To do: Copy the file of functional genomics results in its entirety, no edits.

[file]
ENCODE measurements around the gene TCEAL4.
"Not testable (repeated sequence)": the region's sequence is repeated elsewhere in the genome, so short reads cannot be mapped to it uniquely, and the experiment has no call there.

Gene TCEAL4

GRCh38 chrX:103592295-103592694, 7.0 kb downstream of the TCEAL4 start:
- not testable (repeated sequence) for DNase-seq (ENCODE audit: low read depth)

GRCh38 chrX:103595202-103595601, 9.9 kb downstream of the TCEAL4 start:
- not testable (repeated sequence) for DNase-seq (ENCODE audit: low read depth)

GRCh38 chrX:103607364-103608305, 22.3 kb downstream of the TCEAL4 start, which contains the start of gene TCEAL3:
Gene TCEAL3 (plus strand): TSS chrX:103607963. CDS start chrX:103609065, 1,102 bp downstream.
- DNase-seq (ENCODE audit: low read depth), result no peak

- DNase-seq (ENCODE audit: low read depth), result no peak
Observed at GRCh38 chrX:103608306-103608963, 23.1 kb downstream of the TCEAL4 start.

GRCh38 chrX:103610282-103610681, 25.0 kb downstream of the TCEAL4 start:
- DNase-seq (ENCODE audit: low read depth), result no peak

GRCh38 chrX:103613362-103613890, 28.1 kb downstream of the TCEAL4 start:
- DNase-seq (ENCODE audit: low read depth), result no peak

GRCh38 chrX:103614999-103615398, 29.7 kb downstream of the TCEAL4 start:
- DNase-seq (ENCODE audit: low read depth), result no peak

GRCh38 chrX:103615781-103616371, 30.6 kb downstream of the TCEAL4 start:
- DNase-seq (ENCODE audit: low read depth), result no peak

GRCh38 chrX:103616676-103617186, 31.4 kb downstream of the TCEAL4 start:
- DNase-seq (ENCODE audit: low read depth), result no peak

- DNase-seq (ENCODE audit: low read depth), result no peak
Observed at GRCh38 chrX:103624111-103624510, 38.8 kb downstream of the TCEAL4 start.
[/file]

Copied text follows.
ENCODE measurements around the gene TCEAL4.
"Not testable (repeated sequence)": the region's sequence is repeated elsewhere in the genome, so short reads cannot be mapped to it uniquely, and the experiment has no call there.

Gene TCEAL4

GRCh38 chrX:103592295-103592694, 7.0 kb downstream of the TCEAL4 start:
- not testable (repeated sequence) for DNase-seq (ENCODE audit: low read depth)

GRCh38 chrX:103595202-103595601, 9.9 kb downstream of the TCEAL4 start:
- not testable (repeated sequence) for DNase-seq (ENCODE audit: low read depth)

GRCh38 chrX:103607364-103608305, 22.3 kb downstream of the TCEAL4 start, which contains the start of gene TCEAL3:
Gene TCEAL3 (plus strand): TSS chrX:103607963. CDS start chrX:103609065, 1,102 bp downstream.
- DNase-seq (ENCODE audit: low read depth), result no peak

- DNase-seq (ENCODE audit: low read depth), result no peak
Observed at GRCh38 chrX:103608306-103608963, 23.1 kb downstream of the TCEAL4 start.

GRCh38 chrX:103610282-103610681, 25.0 kb downstream of the TCEAL4 start:
- DNase-seq (ENCODE audit: low read depth), result no peak

GRCh38 chrX:103613362-103613890, 28.1 kb downstream of the TCEAL4 start:
- DNase-seq (ENCODE audit: low read depth), result no peak

GRCh38 chrX:103614999-103615398, 29.7 kb downstream of the TCEAL4 start:
- DNase-seq (ENCODE audit: low read depth), result no peak

GRCh38 chrX:103615781-103616371, 30.6 kb downstream of the TCEAL4 start:
- DNase-seq (ENCODE audit: low read depth), result no peak

GRCh38 chrX:103616676-103617186, 31.4 kb downstream of the TCEAL4 start:
- DNase-seq (ENCODE audit: low read depth), result no peak

- DNase-seq (ENCODE audit: low read depth), result no peak
Observed at GRCh38 chrX:103624111-103624510, 38.8 kb downstream of the TCEAL4 start.